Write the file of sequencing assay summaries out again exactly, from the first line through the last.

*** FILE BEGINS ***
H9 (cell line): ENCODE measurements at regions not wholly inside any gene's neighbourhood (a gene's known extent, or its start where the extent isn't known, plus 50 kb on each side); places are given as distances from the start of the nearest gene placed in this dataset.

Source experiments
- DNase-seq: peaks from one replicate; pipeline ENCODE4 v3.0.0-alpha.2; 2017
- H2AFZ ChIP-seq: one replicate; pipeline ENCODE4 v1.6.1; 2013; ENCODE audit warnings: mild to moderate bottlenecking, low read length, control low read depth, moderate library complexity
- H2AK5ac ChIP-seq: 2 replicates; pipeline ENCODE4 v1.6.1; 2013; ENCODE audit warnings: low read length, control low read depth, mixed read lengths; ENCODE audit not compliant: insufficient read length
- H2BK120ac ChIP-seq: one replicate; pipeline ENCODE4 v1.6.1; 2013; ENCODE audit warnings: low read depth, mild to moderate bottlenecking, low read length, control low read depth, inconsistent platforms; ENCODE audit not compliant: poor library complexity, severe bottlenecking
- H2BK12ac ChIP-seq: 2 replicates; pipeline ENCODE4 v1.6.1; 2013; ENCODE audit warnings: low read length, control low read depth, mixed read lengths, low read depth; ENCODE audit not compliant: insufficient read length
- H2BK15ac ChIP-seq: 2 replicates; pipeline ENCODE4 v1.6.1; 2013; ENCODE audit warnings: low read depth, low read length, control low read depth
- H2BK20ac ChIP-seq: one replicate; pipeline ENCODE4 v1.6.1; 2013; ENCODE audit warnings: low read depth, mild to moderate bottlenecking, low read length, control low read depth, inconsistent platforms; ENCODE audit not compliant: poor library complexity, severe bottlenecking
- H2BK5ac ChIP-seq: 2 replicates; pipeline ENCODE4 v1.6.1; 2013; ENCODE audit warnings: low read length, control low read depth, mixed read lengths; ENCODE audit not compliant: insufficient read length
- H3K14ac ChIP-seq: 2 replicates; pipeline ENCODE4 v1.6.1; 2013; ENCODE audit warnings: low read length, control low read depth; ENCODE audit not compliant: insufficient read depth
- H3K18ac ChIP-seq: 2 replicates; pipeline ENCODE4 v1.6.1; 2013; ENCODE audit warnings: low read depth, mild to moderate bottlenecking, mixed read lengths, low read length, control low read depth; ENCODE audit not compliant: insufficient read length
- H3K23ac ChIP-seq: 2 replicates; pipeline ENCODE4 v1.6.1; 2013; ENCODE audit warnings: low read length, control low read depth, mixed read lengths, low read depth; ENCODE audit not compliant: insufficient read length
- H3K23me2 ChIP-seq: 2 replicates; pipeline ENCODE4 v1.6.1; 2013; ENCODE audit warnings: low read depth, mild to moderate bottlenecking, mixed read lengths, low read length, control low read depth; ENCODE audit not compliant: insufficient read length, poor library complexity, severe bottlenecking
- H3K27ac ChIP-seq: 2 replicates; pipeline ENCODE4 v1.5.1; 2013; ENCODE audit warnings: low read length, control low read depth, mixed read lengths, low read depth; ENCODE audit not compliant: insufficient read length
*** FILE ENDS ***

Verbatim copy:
H9 (cell line): ENCODE measurements at regions not wholly inside any gene's neighbourhood (a gene's known extent, or its start where the extent isn't known, plus 50 kb on each side); places are given as distances from the start of the nearest gene placed in this dataset.

Source experiments
- DNase-seq: peaks from one replicate; pipeline ENCODE4 v3.0.0-alpha.2; 2017
- H2AFZ ChIP-seq: one replicate; pipeline ENCODE4 v1.6.1; 2013; ENCODE audit warnings: mild to moderate bottlenecking, low read length, control low read depth, moderate library complexity
- H2AK5ac ChIP-seq: 2 replicates; pipeline ENCODE4 v1.6.1; 2013; ENCODE audit warnings: low read length, control low read depth, mixed read lengths; ENCODE audit not compliant: insufficient read length
- H2BK120ac ChIP-seq: one replicate; pipeline ENCODE4 v1.6.1; 2013; ENCODE audit warnings: low read depth, mild to moderate bottlenecking, low read length, control low read depth, inconsistent platforms; ENCODE audit not compliant: poor library complexity, severe bottlenecking
- H2BK12ac ChIP-seq: 2 replicates; pipeline ENCODE4 v1.6.1; 2013; ENCODE audit warnings: low read length, control low read depth, mixed read lengths, low read depth; ENCODE audit not compliant: insufficient read length
- H2BK15ac ChIP-seq: 2 replicates; pipeline ENCODE4 v1.6.1; 2013; ENCODE audit warnings: low read depth, low read length, control low read depth
- H2BK20ac ChIP-seq: one replicate; pipeline ENCODE4 v1.6.1; 2013; ENCODE audit warnings: low read depth, mild to moderate bottlenecking, low read length, control low read depth, inconsistent platforms; ENCODE audit not compliant: poor library complexity, severe bottlenecking
- H2BK5ac ChIP-seq: 2 replicates; pipeline ENCODE4 v1.6.1; 2013; ENCODE audit warnings: low read length, control low read depth, mixed read lengths; ENCODE audit not compliant: insufficient read length
- H3K14ac ChIP-seq: 2 replicates; pipeline ENCODE4 v1.6.1; 2013; ENCODE audit warnings: low read length, control low read depth; ENCODE audit not compliant: insufficient read depth
- H3K18ac ChIP-seq: 2 replicates; pipeline ENCODE4 v1.6.1; 2013; ENCODE audit warnings: low read depth, mild to moderate bottlenecking, mixed read lengths, low read length, control low read depth; ENCODE audit not compliant: insufficient read length
- H3K23ac ChIP-seq: 2 replicates; pipeline ENCODE4 v1.6.1; 2013; ENCODE audit warnings: low read length, control low read depth, mixed read lengths, low read depth; ENCODE audit not compliant: insufficient read length
- H3K23me2 ChIP-seq: 2 replicates; pipeline ENCODE4 v1.6.1; 2013; ENCODE audit warnings: low read depth, mild to moderate bottlenecking, mixed read lengths, low read length, control low read depth; ENCODE audit not compliant: insufficient read length, poor library complexity, severe bottlenecking
- H3K27ac ChIP-seq: 2 replicates; pipeline ENCODE4 v1.5.1; 2013; ENCODE audit warnings: low read length, control low read depth, mixed read lengths, low read depth; ENCODE audit not compliant: insufficient read length